In early February, I was out to dinner with a former high-ranking Federal Reserve employee. I asked the question, “What is your assessment of how the Federal Reserve is doing?”
The answer I received was something like what I had expected. The Fed was too late in raising interest rates; they let inflation get out of control; “remember inflation is transitory, “ and she expected a mild recession. However, the situation has evolved significantly since then, with many investors now feeling nervous and apprehensive. Several clients have asked me how I feel, and having experienced these types of occurrences in the past is a great equalizer. As a reminder, I became a partner in a New York Stock Exchange member firm after being in the investment business for only about 7 years. I will never forget my father’s reaction when I told him I was asked to become a partner; he said, “are you sure you heard them correctly?”
Less than three years later, I became a member of the 5-person board of directors. I was one of the youngest members of the New York Stock Exchange at that time. Honestly, I feel I was in the right place at the right time! We ended up selling our firm to Prudential Securities in April 1982, where I had a three-year contract; however, I remained until the year 2000. As an experienced investor who has witnessed numerous bear markets and financial crises, I understand the importance of staying vigilant and being prepared. For instance, I have personally survived at least seven bear markets during my career, including the one that occurred in the late 1970s and early 1980s when interest rates surged to 20%, and inflation hit almost 20% annualized. Inflation was totally out of control, and we entered a severe bear market. Unpleasant to say the least, these issues create lots of uncertainty, one’s approach to their investment style became increasingly important. Back then, the goal of the Federal Reserve was to address out-of-control inflation without creating a deep recession. It seemed to be working well, and then the shock heard around the U.S. occurred. First Pennsylvania Bank failed! Why, you may ask? Their issue was borrowing using short-term rates (bank deposits, money market funds, and so forth) and lending money for the long term. Many major banks were using long-term Treasuries and other government securities for their required capital. When interest rates surged, the bank collapsed. It was the third largest bailout in U.S. banking history, even counting 1929. The cost in 1980 was $500 million.  Ironically, John Bunting, the former CEO, had been named the top banker in the US by a major investment magazine a few years earlier.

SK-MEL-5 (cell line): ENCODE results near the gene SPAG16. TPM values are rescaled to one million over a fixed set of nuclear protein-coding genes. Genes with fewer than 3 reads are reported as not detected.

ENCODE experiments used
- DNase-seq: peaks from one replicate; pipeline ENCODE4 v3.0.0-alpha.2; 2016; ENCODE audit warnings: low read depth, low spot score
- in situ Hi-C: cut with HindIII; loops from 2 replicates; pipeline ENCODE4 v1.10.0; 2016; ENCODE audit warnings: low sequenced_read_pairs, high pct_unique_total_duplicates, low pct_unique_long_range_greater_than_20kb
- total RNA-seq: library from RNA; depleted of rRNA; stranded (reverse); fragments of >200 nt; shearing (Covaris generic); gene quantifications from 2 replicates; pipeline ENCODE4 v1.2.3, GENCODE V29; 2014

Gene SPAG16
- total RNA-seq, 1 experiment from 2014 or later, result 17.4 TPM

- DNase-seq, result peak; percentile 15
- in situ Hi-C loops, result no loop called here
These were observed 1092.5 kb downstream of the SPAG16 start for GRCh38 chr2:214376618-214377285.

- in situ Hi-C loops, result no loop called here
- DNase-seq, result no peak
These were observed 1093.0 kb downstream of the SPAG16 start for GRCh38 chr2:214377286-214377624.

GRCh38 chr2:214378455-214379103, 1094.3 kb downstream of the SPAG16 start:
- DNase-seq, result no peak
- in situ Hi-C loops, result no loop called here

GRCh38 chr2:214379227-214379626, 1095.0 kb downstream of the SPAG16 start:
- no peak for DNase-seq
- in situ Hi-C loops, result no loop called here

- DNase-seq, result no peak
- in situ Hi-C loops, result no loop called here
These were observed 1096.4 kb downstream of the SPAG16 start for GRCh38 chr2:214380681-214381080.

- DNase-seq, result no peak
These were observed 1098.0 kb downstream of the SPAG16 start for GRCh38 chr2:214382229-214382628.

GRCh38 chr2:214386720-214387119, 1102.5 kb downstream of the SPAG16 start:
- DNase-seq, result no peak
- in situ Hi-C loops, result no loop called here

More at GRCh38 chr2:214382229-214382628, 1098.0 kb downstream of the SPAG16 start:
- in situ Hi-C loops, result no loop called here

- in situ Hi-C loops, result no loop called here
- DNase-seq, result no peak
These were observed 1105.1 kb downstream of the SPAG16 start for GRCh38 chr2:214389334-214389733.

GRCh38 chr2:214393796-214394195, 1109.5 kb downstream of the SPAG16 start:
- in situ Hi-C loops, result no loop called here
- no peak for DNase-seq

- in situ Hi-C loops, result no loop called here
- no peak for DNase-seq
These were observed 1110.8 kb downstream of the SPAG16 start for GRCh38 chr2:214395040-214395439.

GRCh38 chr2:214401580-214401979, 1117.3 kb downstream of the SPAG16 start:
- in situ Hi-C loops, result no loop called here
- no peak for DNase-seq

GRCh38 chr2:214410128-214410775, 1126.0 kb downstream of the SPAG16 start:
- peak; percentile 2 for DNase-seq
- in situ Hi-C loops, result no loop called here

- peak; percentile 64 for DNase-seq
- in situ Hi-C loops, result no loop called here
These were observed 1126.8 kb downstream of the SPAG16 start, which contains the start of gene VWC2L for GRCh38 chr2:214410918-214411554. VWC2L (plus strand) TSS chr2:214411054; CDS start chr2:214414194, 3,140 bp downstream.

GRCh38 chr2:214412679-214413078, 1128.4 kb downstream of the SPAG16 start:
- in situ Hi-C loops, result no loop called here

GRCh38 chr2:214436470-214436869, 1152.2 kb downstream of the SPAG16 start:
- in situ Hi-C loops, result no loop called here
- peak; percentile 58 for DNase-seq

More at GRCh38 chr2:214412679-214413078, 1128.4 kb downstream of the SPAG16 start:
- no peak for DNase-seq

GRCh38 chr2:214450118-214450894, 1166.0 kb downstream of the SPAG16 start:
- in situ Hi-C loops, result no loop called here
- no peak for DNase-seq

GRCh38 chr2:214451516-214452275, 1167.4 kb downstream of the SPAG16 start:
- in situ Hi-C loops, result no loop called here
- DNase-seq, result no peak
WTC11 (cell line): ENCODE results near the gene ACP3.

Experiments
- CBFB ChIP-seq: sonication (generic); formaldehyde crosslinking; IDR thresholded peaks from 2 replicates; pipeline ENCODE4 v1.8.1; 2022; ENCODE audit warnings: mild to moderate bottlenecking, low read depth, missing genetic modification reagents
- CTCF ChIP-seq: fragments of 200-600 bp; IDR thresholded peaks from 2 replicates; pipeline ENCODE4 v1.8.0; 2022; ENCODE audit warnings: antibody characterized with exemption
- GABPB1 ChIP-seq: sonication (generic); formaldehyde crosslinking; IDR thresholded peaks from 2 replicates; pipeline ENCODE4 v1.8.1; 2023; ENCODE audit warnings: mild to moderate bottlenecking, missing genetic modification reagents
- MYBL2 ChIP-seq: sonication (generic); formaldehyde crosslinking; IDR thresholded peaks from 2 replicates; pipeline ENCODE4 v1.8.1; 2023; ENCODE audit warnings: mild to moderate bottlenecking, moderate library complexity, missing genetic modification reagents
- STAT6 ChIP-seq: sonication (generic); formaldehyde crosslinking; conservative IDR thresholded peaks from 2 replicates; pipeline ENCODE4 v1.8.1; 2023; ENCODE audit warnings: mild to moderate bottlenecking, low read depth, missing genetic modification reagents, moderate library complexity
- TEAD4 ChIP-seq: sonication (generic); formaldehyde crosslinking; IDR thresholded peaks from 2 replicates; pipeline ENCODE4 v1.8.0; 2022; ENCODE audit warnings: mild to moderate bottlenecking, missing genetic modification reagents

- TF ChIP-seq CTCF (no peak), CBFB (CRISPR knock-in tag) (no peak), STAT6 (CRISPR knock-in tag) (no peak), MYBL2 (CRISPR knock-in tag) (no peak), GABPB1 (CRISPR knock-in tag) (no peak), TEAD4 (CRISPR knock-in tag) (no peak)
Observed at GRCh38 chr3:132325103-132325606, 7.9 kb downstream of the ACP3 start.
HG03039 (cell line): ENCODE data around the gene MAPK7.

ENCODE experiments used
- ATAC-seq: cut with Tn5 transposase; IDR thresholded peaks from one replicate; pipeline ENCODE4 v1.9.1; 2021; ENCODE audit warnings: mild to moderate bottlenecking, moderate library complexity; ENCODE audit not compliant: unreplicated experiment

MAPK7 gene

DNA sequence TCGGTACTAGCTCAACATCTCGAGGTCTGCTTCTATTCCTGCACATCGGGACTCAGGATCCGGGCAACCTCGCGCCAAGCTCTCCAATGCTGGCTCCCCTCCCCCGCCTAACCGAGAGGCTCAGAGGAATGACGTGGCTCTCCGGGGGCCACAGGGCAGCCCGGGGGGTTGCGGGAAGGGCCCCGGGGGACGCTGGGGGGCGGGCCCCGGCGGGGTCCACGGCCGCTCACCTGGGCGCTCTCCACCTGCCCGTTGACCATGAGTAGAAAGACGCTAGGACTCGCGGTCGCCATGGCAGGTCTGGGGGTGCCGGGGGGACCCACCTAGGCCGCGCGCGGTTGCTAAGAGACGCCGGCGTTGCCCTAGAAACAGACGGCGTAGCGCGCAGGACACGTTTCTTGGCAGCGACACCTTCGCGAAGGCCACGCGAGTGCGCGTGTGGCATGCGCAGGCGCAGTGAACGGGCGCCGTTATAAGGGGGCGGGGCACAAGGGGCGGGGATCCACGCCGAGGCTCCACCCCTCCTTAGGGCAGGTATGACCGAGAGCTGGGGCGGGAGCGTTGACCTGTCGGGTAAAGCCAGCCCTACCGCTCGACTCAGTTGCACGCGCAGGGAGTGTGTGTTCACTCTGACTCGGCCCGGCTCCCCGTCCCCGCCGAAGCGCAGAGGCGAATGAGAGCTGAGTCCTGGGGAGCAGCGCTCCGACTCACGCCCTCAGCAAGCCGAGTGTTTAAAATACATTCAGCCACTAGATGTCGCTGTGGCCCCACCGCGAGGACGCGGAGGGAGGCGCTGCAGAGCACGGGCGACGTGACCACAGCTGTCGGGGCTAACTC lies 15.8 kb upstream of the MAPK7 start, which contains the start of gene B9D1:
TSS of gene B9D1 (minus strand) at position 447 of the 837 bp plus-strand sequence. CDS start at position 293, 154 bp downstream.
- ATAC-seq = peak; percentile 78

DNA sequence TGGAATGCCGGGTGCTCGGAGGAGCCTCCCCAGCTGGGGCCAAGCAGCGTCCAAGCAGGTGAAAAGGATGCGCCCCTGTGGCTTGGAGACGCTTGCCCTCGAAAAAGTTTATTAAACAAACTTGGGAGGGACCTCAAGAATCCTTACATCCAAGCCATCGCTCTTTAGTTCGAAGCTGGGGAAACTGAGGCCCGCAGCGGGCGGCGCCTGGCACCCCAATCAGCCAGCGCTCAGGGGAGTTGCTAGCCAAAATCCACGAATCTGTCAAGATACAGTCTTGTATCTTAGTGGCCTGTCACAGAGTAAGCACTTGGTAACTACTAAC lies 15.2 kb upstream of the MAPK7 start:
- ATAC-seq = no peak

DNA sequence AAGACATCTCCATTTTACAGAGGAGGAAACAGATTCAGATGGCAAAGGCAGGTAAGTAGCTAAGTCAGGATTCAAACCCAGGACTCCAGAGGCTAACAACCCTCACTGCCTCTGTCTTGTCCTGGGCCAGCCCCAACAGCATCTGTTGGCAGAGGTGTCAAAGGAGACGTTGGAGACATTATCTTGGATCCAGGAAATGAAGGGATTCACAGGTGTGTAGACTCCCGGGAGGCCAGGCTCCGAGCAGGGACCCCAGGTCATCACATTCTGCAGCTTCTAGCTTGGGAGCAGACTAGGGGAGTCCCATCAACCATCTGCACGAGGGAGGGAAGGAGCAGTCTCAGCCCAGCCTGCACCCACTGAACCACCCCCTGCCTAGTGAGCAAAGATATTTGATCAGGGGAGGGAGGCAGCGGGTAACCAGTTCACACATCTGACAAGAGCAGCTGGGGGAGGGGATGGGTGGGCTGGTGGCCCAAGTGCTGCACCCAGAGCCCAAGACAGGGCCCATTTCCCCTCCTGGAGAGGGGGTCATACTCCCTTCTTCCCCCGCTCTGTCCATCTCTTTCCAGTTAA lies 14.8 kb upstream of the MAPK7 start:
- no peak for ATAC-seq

DOES THIS SOUND FAMILIAR, WHAT HAVE WE LEARNED IN
THE LAST 43 YEARS?
Naturally, I am referring to the startling, unexpected failure of First Silicon Valley Bank and the subsequent run on many regional banks in March of this year. This was precipitated by the Federal Reserve’s fight against inflation and the dramatic rise in interest rates. A probable explanation for this inflation increase would be that supply and demand costs are out of control, interest rates have been too low for too many years, there has been a dramatic increase in labor costs, our dollar is losing value, and certain government policies are to blame, among other factors. A recent U.S. Bureau of Labor and Statistics study found $20 worth of groceries in 1967 would cost $181 in 2023. Hopefully, at least today’s food is more nutritious than it was in 1967, you may remember many cereals had sugar directly in the name.
What is most important for our clients is what we are doing to protect your investments. Having begun investing at a very young age and experiencing some of the most shocking stock market performances, (let’s not forget October 19, 1987, when the stock market fell 22.6% in one day), I quickly realized the joy of making money is far less exciting than the pain of losing it, thus my conservative investing approach. To protect our clients’ investments, we have been using an investment approach that includes downside protection.
Our client investment categories have five different tiers: conservative, moderately conservative, moderate, moderately aggressive, and aggressive. Most of our clients fall somewhere in the middle of the categories. Naturally, all client portfolios are affected by market declines and conditions, but at different levels.